Article published in AHORA on January 15th.
Complete text in English: Can new elections be avoided in Spain? Article in AHORA
“Although the political situation after the recent elections is confusing, the main political parties have serious reasons to seek a viable and stable form of government”.
“An effort to avoid going back to the polls should be expected from the two parties with proven experience – PP and PSOE – but also from Ciudadanos and Podemos”.
“Any hypothetical outcome seems unreachable at first sight. But it wouldn’t be wise to throw in the towel”.
“After the first investiture vote, in which Rajoy will be defeated […] a legal countdown will begin with the opening of a two-month period to find a solution. And two months in politics is a long time, during which many things can happen”.
Interview for the Correio da manhã newspaper on December 14th
The EMU is not complete, we still don’t have a Banking Union
“The evaluation [of the implementation of the EMU] is positive, but I am not fully satisfied about the results, considering that some have not been achieved. The Economic and the Monetary Union is not complete, we still don’t have a fully-fledged Banking Union. We have fiscal discipline rules, but not a Fiscal union”
This short video, included in ADEMU’s latest Newsletter, is my insight into what the political incentives are for putting in place an economic and monetary union in Europe.
The kick-off conference addressed the main objectives of this project for creating A Dynamic Economic and Monetary Union (ADEMU) and set its primary focus on the impact of macroeconomic and social imbalances on economic stability.
I remember the Europe I wanted 40 years ago. Spain was on the verge of transition to democracy after the death of Franco and the end of his dictatorship. To be a member of the then European Community gave us a fantastic opportunity to consolidate our democratic institutions, to start the construction of a welfare state and to strengthen our international role. All these goals were achieved, and are very good reasons for renewing Spain’s original support for the European integration process.
But some major uncertainties are now looming, so a political response at the highest level is needed. Continue Reading
In his opening speech as a new President of the European Council, Donald Tusk announced a few months ago that “Politics is back in Europe”. What he meant by this was not a remainder of some of the brilliant speeches of our EU founding fathers or the happy anniversary of the signature of new EU Treaties. He obviously had in mind the number of conflicts taking place near our borders, as they were in our own territories until 1945. Continue Reading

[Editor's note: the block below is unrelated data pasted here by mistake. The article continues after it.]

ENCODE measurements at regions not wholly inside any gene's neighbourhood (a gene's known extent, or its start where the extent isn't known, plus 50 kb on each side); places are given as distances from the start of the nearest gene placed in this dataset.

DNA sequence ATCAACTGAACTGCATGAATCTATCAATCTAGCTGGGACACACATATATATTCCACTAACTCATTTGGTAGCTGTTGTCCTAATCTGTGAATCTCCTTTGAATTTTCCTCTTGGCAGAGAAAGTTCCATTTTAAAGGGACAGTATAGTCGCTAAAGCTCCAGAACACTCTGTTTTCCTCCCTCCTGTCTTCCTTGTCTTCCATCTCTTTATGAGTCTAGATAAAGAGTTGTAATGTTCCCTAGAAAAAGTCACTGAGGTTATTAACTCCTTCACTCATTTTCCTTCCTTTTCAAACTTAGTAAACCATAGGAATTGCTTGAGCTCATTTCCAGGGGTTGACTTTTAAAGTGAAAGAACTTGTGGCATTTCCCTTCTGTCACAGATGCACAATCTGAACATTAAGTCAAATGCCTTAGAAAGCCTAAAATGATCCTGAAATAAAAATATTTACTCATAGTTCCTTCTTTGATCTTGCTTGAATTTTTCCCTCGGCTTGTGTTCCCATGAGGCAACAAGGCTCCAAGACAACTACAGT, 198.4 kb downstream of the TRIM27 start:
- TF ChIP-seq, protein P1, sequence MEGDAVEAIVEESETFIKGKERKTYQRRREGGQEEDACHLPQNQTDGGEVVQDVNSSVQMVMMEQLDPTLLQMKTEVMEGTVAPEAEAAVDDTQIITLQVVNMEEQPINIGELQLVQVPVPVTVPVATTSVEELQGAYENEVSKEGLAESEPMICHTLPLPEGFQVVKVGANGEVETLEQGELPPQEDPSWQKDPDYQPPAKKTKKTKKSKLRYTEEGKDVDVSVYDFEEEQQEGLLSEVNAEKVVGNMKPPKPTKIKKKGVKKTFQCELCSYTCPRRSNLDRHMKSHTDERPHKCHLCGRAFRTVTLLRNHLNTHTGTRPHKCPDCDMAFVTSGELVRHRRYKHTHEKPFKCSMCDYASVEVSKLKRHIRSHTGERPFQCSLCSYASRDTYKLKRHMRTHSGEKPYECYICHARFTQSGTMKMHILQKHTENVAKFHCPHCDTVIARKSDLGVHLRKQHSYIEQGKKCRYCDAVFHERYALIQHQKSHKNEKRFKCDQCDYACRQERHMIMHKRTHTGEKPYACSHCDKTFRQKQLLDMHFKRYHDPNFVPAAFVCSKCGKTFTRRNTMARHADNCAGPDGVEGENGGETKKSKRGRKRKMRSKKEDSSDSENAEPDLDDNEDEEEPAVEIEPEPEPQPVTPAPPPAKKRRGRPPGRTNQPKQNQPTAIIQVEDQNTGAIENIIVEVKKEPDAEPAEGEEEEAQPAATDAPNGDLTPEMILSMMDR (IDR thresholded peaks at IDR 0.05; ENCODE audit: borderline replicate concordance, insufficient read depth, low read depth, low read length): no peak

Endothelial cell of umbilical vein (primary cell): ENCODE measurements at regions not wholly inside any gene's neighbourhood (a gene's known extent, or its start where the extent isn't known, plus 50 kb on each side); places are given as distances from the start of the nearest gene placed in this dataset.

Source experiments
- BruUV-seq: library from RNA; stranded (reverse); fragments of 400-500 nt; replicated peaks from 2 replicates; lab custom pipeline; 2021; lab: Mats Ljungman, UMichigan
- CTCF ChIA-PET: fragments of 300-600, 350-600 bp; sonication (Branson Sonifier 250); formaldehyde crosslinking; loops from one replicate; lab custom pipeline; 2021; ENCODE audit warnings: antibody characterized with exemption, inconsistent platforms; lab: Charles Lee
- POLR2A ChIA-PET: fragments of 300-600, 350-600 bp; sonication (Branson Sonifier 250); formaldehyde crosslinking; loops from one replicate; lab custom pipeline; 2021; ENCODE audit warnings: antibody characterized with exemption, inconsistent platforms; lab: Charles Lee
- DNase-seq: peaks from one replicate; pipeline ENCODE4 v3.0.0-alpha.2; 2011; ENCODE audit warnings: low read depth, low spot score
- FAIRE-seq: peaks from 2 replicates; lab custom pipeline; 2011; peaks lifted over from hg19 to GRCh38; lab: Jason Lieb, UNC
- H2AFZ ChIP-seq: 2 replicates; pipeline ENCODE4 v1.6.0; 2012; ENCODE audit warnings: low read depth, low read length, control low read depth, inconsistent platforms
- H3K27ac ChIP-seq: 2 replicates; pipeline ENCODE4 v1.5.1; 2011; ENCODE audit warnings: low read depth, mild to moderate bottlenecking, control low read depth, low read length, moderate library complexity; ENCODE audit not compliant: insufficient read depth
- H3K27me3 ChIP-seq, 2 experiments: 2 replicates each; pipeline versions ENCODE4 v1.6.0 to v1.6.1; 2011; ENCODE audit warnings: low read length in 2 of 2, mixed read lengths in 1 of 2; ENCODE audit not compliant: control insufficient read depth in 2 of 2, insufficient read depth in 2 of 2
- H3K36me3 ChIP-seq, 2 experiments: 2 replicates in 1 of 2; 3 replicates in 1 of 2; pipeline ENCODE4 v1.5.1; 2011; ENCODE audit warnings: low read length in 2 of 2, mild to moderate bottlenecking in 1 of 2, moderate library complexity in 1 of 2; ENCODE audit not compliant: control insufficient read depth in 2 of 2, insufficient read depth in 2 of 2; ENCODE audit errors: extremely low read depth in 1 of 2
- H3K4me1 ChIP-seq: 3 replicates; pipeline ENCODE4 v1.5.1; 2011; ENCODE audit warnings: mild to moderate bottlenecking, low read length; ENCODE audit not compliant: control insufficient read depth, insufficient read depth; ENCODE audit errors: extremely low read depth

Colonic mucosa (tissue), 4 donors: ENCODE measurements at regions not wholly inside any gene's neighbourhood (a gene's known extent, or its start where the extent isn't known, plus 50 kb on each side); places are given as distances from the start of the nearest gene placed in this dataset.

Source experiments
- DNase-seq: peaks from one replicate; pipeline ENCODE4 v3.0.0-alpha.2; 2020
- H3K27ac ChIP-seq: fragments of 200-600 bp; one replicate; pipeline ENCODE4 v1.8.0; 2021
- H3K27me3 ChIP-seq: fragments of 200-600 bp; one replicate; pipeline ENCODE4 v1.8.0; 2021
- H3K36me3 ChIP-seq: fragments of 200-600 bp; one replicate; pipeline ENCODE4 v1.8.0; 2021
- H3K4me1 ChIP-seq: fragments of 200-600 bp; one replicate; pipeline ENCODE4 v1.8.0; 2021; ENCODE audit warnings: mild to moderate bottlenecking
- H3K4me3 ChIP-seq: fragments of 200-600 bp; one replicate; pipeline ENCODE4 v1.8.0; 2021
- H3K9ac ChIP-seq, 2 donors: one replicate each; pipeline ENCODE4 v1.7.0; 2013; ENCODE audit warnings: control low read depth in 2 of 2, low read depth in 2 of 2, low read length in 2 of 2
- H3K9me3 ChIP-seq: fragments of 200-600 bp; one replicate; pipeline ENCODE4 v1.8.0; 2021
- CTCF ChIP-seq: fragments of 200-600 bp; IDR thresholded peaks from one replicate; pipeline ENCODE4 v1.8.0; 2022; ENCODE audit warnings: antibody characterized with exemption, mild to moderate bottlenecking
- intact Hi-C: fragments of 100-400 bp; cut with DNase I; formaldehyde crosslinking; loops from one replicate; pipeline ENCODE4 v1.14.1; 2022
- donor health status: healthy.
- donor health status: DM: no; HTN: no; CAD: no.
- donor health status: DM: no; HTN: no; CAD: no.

Some friends from Labour were extremely disappointed last week-end about the consequences of the election of the new leader of their party. I fully share their concerns. Not only because of the leftist orientation shown by Corbyn in his track record as an MP, that makes almost imposible to have a chance to win the next elections. But also because Corbyn seems to be as euroesceptic as the radical wing of the Conservatives. The referendum chances for the supporters of keeping the United Kingdom as a member of the EU as a result of next year’s referéndum are waning. Continue Reading
CPI Europe Column edited by Anna Tzanaki (Competition Policy International) & Juan Delgado (Global Economics Group) presents:
Interview With Joaquin Almunia by Juan Delgado (Global Economics Group)
Joaquin Almunia has occupied particularly important positions in Europe. As Economics and Finance Commissioner he lived through the start of the financial crisis and, as Competition Commissioner, zealously oversaw the bank rescue process. His time at the Directorate General for Competition has produced important landmarks such as the Google case, the tax benefits to large enterprises and the Antitrust Damages Directive. Today, we ask him to look ahead and analyze the future changes to competition policy and to Europe itself… As we have come to expect, his response was far from disappointing. Continue Reading
I would like to display in this Blog my ideas and comments about the issues that concern me. The situation of the European Union and the difficulties within the euro area. The big challenges we have to tackle in the coming years and the reasons why I firmly believe that we have to face it together with our partners at the EU level. The problems that lead us to think about the future with pesimism and fear. The growing inequalities and the risks surrounding the Welfare State. The lack of trust in politics and politicians.
Therefore, from now on you can read here my thoughts about macroeconomic policies, employment, energy, education and many other topics that will come up to my mind. I will offer to your consideration my opinions through brief “posts” or “twits”, but also attaching my articles in the media, speeches or conferences. And of course I intend to interact with your comments to establish a fruitful dialog for both interlocutors. I very much hope you will be interested in such dialog and I invite you to start it right now.